Abstract and Introduction
Background: Noninvasive ventilation (NIV) is a promising alternative to invasive mechanical ventilation (IMV) with a particular importance amidst the shortage of intensive care unit (ICU) beds during the COVID-19 pandemic. We aimed to evaluate the use of NIV in Europe and factors associated with outcomes of patients treated with NIV.
Methods: This is a substudy of COVIP study—an international prospective observational study enrolling patients aged ≥ 70 years with confirmed COVID-19 treated in ICU. We enrolled patients in 156 ICUs across 15 European countries between March 2020 and April 2021.The primary endpoint was 30-day mortality.
Results: Cohort included 3074 patients, most of whom were male (2197/3074, 71.4%) at the mean age of 75.7 years (SD 4.6). NIV frequency was 25.7% and varied from 1.1 to 62.0% between participating countries. Primary NIV failure, defined as need for endotracheal intubation or death within 30 days since ICU admission, occurred in 470/629 (74.7%) of patients. Factors associated with increased NIV failure risk were higher Sequential Organ Failure Assessment (SOFA) score (OR 3.73, 95% CI 2.36–5.90) and Clinical Frailty Scale (CFS) on admission (OR 1.46, 95% CI 1.06–2.00). Patients initially treated with NIV (n = 630) lived for 1.36 fewer days (95% CI − 2.27 to − 0.46 days) compared to primary IMV group (n = 1876).
Conclusions: Frequency of NIV use varies across European countries. Higher severity of illness and more severe frailty were associated with a risk of NIV failure among critically ill older adults with COVID-19. Primary IMV was associated with better outcomes than primary NIV.
Clinical Trial Registration: NCT04321265, registered 19 March 2020, https://clinicaltrials.gov.
Coronavirus disease 2019 (COVID-19) led to an unprecedented disruption of everyday life and insufficiency of healthcare systems around the world. As a result, tremendous efforts were made by researchers to elucidate the disease pathophysiology, find effective treatments, and develop vaccines.[2–5] COVID-19 typically involves the respiratory system and may lead to an acute respiratory distress syndrome (ARDS) with a poor prognosis and frequent need for invasive mechanical ventilation. It is estimated that approximately 9% of hospitalized patients become critically ill and require transfer to an intensive care unit (ICU). Unfortunately, the sheer volume of the most severely ill patients repeatedly led to an overload of ICUs. As a consequence, the management of severe hypoxemic acute respiratory failure (ARF) required an adjustment to the reality of the global pandemic.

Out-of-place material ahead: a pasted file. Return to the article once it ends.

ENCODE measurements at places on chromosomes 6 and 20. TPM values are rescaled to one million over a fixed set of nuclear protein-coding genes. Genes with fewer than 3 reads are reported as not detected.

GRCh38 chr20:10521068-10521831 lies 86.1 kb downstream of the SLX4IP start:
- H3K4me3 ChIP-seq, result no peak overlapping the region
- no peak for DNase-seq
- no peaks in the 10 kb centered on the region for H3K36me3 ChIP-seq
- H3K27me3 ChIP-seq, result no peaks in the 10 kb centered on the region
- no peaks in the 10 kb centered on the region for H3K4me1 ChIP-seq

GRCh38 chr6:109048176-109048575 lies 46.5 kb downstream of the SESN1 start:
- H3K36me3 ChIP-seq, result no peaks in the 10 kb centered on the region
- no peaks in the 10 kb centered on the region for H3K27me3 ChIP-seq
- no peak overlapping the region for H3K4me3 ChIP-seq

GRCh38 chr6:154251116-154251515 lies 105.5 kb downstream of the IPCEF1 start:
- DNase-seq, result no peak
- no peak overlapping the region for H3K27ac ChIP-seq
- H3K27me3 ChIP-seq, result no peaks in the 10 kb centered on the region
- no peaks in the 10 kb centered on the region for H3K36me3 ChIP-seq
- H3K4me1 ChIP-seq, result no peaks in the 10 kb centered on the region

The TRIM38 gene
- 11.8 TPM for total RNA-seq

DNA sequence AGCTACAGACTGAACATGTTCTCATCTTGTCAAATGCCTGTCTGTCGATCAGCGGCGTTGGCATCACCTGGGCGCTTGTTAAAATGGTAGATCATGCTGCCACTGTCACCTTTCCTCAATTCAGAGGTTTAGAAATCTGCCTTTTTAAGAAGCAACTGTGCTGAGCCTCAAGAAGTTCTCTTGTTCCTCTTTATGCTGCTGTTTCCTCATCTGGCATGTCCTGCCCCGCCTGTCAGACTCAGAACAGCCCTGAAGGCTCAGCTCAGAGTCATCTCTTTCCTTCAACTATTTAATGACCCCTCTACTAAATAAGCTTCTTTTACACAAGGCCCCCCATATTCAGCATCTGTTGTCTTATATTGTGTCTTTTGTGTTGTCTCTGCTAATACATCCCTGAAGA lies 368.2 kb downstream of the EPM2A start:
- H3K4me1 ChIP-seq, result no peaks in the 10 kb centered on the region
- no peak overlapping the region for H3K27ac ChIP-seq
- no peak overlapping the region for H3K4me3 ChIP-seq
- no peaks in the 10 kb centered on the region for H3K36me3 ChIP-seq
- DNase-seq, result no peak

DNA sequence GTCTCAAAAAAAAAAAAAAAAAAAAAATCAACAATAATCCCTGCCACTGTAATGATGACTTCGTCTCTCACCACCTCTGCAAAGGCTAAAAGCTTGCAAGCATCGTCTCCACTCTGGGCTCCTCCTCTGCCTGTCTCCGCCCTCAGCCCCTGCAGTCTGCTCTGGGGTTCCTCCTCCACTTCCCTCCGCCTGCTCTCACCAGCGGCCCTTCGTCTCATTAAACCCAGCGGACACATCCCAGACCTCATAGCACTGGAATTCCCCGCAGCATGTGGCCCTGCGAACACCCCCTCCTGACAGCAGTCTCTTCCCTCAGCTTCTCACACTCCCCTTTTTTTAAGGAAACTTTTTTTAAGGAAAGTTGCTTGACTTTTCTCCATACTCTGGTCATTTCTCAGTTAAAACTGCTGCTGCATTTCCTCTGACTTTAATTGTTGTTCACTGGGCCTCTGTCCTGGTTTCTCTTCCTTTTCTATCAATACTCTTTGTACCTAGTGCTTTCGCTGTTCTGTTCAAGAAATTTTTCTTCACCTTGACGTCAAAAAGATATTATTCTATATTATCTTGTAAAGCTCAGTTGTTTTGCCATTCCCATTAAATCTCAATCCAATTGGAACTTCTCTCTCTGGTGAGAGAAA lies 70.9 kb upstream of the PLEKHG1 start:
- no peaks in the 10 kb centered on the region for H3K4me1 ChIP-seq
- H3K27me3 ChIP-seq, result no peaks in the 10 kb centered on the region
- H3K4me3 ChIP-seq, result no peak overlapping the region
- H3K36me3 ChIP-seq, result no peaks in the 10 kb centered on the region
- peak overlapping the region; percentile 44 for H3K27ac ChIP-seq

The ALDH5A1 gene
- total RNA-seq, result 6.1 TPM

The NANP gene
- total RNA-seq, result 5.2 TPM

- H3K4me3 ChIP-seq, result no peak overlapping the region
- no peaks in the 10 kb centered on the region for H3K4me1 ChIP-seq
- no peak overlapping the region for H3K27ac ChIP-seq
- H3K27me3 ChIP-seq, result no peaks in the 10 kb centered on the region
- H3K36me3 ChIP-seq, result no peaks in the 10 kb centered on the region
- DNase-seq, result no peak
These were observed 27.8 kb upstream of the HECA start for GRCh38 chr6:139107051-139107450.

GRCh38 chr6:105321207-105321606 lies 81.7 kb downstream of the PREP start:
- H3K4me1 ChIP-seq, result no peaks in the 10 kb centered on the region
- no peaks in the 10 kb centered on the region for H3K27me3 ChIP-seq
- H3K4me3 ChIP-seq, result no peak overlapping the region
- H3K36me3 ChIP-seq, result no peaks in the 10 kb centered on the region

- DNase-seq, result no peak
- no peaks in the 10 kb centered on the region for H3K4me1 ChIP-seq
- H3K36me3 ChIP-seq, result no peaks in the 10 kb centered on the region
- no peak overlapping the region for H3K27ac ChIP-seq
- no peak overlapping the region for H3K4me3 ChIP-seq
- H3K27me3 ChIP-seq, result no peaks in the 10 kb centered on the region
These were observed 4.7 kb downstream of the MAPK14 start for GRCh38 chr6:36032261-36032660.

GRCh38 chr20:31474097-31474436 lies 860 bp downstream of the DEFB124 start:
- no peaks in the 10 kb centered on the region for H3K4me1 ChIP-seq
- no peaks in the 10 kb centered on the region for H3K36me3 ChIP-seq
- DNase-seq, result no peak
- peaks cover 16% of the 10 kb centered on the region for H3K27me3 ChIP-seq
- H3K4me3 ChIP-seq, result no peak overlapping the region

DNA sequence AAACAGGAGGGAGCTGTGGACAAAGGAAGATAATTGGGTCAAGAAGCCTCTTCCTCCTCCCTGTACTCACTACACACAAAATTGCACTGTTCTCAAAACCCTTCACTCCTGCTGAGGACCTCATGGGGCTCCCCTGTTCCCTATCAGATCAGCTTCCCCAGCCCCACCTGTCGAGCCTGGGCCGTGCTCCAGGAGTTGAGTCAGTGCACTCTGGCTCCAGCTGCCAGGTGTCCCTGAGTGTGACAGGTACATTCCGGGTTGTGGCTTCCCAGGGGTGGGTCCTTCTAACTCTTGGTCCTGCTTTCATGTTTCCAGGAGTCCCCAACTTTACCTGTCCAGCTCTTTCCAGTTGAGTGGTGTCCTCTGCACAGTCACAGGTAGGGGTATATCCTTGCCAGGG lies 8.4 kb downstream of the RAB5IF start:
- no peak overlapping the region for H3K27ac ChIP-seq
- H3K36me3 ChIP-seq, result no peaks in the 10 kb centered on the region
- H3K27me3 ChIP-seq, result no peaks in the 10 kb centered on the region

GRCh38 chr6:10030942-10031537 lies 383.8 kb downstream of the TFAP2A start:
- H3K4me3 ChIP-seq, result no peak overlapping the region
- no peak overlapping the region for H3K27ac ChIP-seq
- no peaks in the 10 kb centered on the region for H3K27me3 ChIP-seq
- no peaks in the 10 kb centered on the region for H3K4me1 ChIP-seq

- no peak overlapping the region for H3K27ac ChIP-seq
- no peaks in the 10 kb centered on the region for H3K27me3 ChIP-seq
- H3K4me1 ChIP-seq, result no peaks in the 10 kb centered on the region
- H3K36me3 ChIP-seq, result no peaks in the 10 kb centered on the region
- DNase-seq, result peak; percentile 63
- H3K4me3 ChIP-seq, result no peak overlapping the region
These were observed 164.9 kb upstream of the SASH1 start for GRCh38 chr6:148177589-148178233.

According to the current guidelines, the primary method of respiratory support in patients with ARDS is invasive mechanical ventilation (IMV). Conversely, noninvasive ventilation (NIV) is reserved for selected patients with mild ARDS. It should be used with caution and in constant preparedness for endotracheal intubation. However, due to the shortage of available ICU beds, a significant proportion of COVID-19 patients with ARDS have been treated with noninvasive methods, including high-flow oxygen therapy and noninvasive ventilation, often outside the ICU.[9–11] This approach was based on available evidence of reduced intubation and mortality rates in patients with hypoxemic non-hypercapnic ARF treated with NIV.
Due to multimorbidity and frailty, critically ill elderly patients have a particularly poor prognosis. Similar analyses among patients with COVID-19 confirmed that increasing age and degree of frailty are related to worse outcomes in this population. Compared to NIV, endotracheal intubation and IMV are associated with more discomfort and a higher risk of complications, e.g., ventilator-associated pneumonia. Hence, NIV may be a particularly appealing therapeutic option in elderly patients with COVID-19, including those with the "do not intubate" order. The available evidence suggests that NIV is superior to high-flow nasal oxygen therapy (HFNOT) and conventional oxygen therapy in terms of decreasing 30-day intubation rate in these patients, although no effect on mortality was observed.[15,16] To date, there are no large-scale studies describing the use of NIV among old patients in Europe and evaluating outcomes in this clinical context.
This substudy of the COVIP study aimed to describe the use of NIV in critically ill older adults with COVID-19 admitted to European ICUs. Moreover, we attempted to assess the outcomes in patients treated with NIV, identify risk factors for NIV failure, and compare the effects of primary NIV and primary IMV in this population.
Crit Care. 2022;26(224) © 2022 BioMed Central, Ltd.
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